I see two (or well, three, if getting a new job counts ;-) ) possible ways to deal with such situations in general:
- When you receive a refusal like above: ask for clarification or more explanation, open a discussion to understand the other party's view and to come to a common agreement based on facts instead of feelings.
- To avoid receiving refusals: make sure you fully understand the problem and see all possible solutions, then present your opinion in a more cooperative, softer way.
To deal with refusal
You told your client "we have to do so-and-so" and got refused. As you are most likely well aware, it is quite difficult to move forward from such a direct conflict. You may try to navigate back towards an open-ended constructive discussion, as well as increase your own awareness of the situation, the other party and the available options.
Ask the client in order to understand why (s)he thinks your solution is unacceptable, and what would be an acceptable solution (and why). You may use questions like
- "Could you explain what makes you think this is unacceptable?"
- "Is there any information you are aware of (but I may not be) which makes this suggestion unacceptable for you?"
- "Is there a way to improve my original suggestion which solves your concern?"
- "Is there a better alternative?"
- "Why do you see X as a better solution than my original proposal?"
What is crucial at this stage is to stay very calm and professional, to avoid making this a personal confrontation ("you dare to refuse my idea, so I will show you who is the boss by crushing whatever alternatives you offer!"). Keep focusing on the technical aspects, pros and cons of each proposal. Try to forecast the consequences, benefits and risks of each option. Get a realistic, fact based evaluation agreed upon by both parties. E.g. to your boss's reply above you may propose collecting some Google stats to determine which is the most used term, or look up Wikipedia to clarify the commonly agreed meaning / usage of the terms in question.
All this does not guarantee success, but may give you a chance (depending on the personalities involved, past conflict history, office politics etc.)
To prevent refusal
As I noted above, once you get a straight refusal to your proposal, it is very difficult to navigate out of it and get to an agreement without one of the parties losing face. So to give yourself better chances for success, it is recommended to present your suggestions in a way to avoid straight refusal if at all possible.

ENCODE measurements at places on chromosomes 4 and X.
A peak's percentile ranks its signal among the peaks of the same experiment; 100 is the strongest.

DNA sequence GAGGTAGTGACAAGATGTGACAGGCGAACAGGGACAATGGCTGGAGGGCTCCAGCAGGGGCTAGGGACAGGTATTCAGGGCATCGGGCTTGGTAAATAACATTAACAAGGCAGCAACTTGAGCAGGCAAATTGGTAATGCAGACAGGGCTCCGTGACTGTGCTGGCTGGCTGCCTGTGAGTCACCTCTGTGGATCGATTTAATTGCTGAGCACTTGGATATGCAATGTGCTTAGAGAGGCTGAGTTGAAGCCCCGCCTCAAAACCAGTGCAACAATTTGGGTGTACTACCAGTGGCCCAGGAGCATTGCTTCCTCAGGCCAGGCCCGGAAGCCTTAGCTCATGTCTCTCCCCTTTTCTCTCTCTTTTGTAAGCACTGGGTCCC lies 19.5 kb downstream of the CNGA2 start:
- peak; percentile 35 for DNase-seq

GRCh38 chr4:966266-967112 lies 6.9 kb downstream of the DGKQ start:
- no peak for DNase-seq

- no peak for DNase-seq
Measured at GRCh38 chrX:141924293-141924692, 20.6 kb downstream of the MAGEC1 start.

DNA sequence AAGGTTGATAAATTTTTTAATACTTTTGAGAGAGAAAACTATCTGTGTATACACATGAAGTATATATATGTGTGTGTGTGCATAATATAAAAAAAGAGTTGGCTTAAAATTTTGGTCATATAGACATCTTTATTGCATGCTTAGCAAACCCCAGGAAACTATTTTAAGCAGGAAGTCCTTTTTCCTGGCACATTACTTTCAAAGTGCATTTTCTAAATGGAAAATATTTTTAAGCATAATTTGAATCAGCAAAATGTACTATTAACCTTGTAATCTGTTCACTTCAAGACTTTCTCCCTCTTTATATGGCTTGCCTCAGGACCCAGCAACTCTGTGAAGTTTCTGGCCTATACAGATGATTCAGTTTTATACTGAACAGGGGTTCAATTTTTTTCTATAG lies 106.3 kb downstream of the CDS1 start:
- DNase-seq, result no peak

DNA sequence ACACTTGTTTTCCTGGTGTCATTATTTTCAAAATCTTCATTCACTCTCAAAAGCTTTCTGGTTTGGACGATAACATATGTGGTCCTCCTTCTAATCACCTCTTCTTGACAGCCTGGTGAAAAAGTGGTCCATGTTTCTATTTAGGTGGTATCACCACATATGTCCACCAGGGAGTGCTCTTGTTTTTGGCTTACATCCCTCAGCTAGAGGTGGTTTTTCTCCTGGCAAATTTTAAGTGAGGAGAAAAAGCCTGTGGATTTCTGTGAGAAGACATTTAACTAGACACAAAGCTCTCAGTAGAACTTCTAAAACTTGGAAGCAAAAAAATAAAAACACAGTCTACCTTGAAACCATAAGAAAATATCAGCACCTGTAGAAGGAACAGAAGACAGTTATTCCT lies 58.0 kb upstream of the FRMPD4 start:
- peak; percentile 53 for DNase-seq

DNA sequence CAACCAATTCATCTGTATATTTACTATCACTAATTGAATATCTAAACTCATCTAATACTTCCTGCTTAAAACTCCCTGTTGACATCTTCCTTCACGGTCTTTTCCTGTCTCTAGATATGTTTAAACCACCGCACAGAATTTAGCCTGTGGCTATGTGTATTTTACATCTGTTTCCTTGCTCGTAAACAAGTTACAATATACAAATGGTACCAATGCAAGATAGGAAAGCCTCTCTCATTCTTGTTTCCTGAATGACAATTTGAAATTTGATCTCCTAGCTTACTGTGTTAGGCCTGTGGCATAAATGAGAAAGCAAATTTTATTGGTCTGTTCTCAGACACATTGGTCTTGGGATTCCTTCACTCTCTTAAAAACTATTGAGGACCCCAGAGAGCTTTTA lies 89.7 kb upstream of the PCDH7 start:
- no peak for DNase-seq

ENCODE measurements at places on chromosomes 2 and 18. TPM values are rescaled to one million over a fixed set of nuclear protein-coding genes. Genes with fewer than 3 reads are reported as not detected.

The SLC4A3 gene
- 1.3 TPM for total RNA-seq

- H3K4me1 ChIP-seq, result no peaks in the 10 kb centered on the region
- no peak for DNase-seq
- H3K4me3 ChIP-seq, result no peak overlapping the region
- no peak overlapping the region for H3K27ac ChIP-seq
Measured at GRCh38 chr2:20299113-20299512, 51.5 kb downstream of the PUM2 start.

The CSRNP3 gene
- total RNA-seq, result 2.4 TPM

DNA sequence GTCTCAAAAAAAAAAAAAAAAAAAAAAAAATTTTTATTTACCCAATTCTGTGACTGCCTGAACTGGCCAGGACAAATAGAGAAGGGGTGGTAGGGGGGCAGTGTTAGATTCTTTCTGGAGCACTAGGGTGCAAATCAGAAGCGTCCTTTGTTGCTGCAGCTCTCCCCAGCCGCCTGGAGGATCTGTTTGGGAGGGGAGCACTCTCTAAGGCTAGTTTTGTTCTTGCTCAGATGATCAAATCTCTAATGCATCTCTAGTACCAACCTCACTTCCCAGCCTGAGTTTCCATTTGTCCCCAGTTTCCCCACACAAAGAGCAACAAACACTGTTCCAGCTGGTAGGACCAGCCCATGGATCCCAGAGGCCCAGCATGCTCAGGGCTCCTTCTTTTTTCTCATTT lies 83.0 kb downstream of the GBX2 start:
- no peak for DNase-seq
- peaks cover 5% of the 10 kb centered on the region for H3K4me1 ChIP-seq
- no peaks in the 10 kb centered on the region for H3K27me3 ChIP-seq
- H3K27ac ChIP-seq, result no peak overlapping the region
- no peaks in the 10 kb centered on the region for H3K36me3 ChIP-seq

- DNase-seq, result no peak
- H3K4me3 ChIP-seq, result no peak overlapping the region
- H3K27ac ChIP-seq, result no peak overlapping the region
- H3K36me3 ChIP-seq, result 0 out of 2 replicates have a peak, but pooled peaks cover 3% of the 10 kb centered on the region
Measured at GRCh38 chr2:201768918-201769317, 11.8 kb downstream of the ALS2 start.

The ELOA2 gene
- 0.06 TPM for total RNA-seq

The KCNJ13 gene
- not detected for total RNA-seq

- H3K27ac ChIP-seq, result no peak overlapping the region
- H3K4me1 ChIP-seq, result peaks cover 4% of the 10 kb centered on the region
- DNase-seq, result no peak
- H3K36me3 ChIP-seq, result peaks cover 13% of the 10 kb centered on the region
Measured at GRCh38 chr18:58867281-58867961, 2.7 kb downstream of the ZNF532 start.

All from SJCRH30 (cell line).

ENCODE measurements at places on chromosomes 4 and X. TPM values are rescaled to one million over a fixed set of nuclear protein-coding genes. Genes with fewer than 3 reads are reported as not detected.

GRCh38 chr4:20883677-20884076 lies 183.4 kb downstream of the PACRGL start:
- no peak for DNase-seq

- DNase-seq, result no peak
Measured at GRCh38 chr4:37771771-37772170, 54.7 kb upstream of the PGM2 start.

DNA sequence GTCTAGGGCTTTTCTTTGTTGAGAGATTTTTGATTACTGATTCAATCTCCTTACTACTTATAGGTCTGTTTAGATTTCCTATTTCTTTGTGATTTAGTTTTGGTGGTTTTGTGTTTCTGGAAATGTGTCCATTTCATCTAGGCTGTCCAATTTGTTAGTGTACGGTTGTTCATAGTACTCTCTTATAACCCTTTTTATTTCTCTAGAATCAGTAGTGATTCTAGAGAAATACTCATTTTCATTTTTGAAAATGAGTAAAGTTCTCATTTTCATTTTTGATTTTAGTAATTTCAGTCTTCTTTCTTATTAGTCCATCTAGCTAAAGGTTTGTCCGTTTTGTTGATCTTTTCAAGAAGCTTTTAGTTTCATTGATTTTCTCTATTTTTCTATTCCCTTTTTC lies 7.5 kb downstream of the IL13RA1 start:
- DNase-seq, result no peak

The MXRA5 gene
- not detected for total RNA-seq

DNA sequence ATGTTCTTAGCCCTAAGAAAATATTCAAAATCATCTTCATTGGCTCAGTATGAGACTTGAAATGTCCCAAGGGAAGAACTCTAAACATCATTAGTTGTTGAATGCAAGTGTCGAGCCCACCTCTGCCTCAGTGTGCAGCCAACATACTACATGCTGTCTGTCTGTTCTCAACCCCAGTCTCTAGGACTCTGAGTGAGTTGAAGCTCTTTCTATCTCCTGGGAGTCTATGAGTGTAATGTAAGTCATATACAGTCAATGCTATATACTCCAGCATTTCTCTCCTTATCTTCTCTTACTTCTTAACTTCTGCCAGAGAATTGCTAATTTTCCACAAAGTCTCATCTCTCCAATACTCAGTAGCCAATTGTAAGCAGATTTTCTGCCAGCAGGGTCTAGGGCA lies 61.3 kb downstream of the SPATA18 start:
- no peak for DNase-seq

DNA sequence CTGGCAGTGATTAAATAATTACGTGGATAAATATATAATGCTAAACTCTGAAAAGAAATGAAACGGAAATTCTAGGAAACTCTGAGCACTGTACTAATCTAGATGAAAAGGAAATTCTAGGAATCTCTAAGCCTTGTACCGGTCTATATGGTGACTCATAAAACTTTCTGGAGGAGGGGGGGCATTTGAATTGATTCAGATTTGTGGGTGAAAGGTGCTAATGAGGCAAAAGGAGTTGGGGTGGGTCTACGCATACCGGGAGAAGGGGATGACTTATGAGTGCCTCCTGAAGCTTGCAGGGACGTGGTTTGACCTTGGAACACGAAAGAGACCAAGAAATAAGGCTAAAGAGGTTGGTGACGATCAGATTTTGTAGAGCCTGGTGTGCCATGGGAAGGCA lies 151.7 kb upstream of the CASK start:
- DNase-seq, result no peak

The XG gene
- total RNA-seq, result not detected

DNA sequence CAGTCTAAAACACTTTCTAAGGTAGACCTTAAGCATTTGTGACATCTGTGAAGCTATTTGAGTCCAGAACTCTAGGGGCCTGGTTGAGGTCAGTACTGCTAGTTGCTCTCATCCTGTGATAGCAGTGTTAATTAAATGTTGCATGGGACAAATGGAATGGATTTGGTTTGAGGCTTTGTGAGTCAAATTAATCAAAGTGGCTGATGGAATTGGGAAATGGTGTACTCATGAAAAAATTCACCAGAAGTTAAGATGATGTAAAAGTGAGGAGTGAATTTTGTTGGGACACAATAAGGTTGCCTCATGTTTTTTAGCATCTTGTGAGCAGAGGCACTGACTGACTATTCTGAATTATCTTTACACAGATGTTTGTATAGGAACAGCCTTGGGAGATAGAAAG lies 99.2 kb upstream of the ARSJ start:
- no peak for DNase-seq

I see basically two ways to help this: first of all, make sure you actually understand the problem to be solved. The refusal may be the result of your proposed solution being inappropriate due to some factor you are unaware of. So have a discussion with the client to ensure you are aware of all important information prior to making your proposal. And also try to think with your client's head: e.g. you may be a technical guy, whereas (s)he is a businessperson, seeing the same facts in a totally different light. Presenting a technically sound solution which does not take into account the needs of the business is surely not going to work. So make sure you understand what's important for her, what's her actual problem and what kind of solution would be acceptable for her.
The other important factor is how you present your solution. If you say "we want to do this and this", you basically offer an "accept or refuse" choice, which obviously increases the risk of refusal. (And even if the client accepts, she may not be fully satisfied with it, may be just too timid to voice her concerns, but these concerns may surface in the long run in much more unpleasant ways...) So it is better to present your suggestion in an open-ended manner:
- "Based on my understanding of the problem, we have the following options: A, B and C. Of these, I think B has very high costs as it requires setting up a new server. And I think C is quite risky because it allows unauthenticated users to access our services. So I think A is the best option overall."
Even if you really only see one possible solution (which is rarely the case), you can present it in a softer way:
- "After evaluating our options, I think the only feasible solution is A."
This is better than saying "We have to do A" because it is easier for your partner to ask for clarification, suggest alternatives or point out problems without openly confronting you.